Money shot

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A money shot is a moving or stationary visual element of a film, video, television broadcast, or print publication that is disproportionately expensive to produce and/or is perceived as essential to the overall importance or revenue-generating potential of the work.[citation needed]

Cinema[edit]

Originally, in general film-making usage, the "money shot" was simply the scene that cost the most money to produce.[1] In general, a money shot (also called a money-making shot[2]) is a provocative, sensational, or memorable sequence in a film, on which the film's commercial performance is perceived to depend.[3] The scene may or may not be a special-effects sequence, but may be counted on to become a selling point for the film. For example, in an action thriller, an expensive special-effects sequence of a dam bursting might be considered the money shot of the film. Many filmmakers read a script and look for the most dramatic or climactic moment—the money shot—in the proposed film.[citation needed] Even though the costs or technical challenges of filming such an impressive scene may be huge, producers and directors will do whatever it takes to get that shot completed. It is because of its box-office importance and expensive set-up, that this climactic scene is often referred to as a money shot.

Pornographic films[edit]

The term money shot has also been used as another name for a cum shot in pornographic films. Referring to the ejaculation scene as a money shot has been attributed to producers paying the male actors extra for it. According to Steven Ziplow, author of The Film Maker's Guide to Pornography, "the cum shot, or, as some refer to it, 'the money shot', is the most important element in the movie and that everything else (if necessary) should be sacrificed at its expense."[1][4] It has also been argued that this is the filmed moment that the audience has paid to see.[1]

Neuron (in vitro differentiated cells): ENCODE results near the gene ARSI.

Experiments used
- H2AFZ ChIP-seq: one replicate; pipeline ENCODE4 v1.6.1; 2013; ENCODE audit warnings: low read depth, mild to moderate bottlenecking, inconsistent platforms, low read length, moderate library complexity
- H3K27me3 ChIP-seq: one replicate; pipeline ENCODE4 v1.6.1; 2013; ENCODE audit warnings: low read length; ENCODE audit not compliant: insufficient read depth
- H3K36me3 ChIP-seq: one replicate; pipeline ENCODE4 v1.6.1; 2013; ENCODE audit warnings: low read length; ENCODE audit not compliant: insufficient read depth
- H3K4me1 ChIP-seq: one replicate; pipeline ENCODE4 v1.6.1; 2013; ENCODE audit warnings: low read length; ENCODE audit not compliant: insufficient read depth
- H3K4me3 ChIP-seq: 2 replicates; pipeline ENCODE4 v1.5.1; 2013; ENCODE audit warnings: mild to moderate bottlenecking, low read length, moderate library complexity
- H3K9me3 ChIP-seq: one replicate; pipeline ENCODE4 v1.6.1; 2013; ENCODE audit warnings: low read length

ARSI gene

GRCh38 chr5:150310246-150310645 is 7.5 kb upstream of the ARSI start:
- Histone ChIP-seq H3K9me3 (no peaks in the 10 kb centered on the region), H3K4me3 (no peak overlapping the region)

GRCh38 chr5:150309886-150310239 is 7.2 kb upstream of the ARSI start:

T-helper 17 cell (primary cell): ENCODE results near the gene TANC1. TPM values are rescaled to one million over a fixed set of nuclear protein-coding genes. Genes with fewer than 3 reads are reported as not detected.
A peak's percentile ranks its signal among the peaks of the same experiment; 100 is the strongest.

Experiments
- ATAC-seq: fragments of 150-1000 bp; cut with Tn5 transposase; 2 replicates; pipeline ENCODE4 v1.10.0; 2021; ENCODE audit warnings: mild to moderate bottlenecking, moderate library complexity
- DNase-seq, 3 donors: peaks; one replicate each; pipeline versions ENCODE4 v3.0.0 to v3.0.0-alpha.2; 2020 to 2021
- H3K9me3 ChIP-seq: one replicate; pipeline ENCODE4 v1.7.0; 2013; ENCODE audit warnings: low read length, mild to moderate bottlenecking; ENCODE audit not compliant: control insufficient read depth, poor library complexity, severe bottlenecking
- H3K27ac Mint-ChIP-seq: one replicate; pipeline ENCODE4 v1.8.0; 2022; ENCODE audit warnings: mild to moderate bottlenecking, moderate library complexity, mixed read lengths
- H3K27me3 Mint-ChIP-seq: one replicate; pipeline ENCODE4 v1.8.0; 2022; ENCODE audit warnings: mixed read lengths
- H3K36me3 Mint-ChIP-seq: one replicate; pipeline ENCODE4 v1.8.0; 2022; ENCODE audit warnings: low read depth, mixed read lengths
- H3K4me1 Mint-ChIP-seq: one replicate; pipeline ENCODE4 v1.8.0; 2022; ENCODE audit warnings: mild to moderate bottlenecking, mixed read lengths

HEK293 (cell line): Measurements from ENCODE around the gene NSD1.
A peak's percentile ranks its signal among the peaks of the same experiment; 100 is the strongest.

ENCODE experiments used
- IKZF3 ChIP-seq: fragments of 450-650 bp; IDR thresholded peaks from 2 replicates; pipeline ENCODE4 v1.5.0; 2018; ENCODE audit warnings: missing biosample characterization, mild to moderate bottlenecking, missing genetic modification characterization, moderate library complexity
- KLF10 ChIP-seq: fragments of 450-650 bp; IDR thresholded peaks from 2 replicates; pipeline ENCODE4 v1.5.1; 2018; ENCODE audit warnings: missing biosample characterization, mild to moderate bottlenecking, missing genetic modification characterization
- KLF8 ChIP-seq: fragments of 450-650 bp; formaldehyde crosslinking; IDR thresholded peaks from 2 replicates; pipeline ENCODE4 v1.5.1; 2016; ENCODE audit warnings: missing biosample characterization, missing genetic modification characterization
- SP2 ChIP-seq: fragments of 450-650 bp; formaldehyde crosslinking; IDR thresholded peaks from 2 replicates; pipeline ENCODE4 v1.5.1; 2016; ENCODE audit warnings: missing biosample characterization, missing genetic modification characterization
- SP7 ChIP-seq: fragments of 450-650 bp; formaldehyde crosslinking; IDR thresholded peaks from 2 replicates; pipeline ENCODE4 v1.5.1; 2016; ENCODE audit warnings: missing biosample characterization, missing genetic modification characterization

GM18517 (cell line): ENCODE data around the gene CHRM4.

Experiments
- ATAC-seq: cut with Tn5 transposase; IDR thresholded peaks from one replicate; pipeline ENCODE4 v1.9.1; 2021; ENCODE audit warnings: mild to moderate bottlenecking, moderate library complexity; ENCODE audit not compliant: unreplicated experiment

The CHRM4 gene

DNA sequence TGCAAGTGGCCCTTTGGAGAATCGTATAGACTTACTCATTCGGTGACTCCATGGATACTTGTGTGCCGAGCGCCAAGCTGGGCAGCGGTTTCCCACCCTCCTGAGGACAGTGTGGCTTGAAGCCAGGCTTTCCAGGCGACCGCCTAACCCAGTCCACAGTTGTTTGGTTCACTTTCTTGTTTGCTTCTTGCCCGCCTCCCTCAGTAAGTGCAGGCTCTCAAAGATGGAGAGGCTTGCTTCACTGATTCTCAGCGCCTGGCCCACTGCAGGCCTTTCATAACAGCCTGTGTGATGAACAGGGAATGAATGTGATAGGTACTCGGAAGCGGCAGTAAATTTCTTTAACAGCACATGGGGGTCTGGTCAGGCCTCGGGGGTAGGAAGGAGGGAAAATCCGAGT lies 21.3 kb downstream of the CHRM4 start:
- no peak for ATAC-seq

Television[edit]

Talk shows[edit]

In TV talk shows, a money shot may be a highly emotional scene, expressed in visible bodily terms, such as a guest's tearful confession of a previously well-kept secret, or his dramatic retelling of a traumatic experience.[5]

Broadcast journalism[edit]

Money shots in journalism are shots that grab and hold viewers' attention. They can include images of a person in an unusual, noteworthy, tragic, embarrassing, or incriminating situation, or news footage of a notable event, such as an earthquake, tornado, or explosion. A money shot is typically a shot that would be difficult to set up or anticipate in advance. Because such shots are frequently fortuitous, amateur footage is disproportionately represented among money shots: a shot of a tsunami rolling into a city is a rare and newsworthy money shot whether it was recorded by a professional crew or simply by an amateur who happened to be on the scene with a camera. In television news broadcasts, money shots are often repeated again and again in order to retain viewer attention.

Print media[edit]

In printed publications, a money shot may be a photograph that in itself drives an important percentage of the sales of the publication. Photographs of celebrities in unusual situations that were not specifically intended to be photographed can sometimes be significant money shots, and the pursuit of such photographs has given rise to paparazzo journalism.

Surveillance[edit]

In surveillance, the money shot often refers to its footage. In which a perpetrator enters and commits heinous or criminal acts, whilst being caught on camera.[6]

References[edit]

  1. ^ a b c Jane Mills, The Money Shot: Cinema, Sin and Censorship. Pluto Press, Annandale 2001. ISBN 1-86403-142-5, p. xix Extract
  2. ^ From the "Filmmaker's Dictionary" by Ralph S. Singleton and James A. Conrad, edited by Janna Wong Heatly, (2nd edition, 2000, Lone Eagle Publishing Co., Hollywood, California).
  3. ^ "Money Shot". Oxford English Dictionary Online.
  4. ^ Linda Williams (1989). Hard core: power, pleasure, and the "frenzy of the visible". University of California Press. pp. 93–95. ISBN 978-0-520-06652-6. 
  5. ^ Laura Grindstaff (2002). The money shot: trash, class, and the making of TV talk shows. University of Chicago Press. p. 19. ISBN 978-0-226-30911-8. 
  6. ^ John Edward McGrath (2004). Loving big brother: performance, privacy and surveillance space. Psychology Press. p. 80. ISBN 978-0-415-27537-8.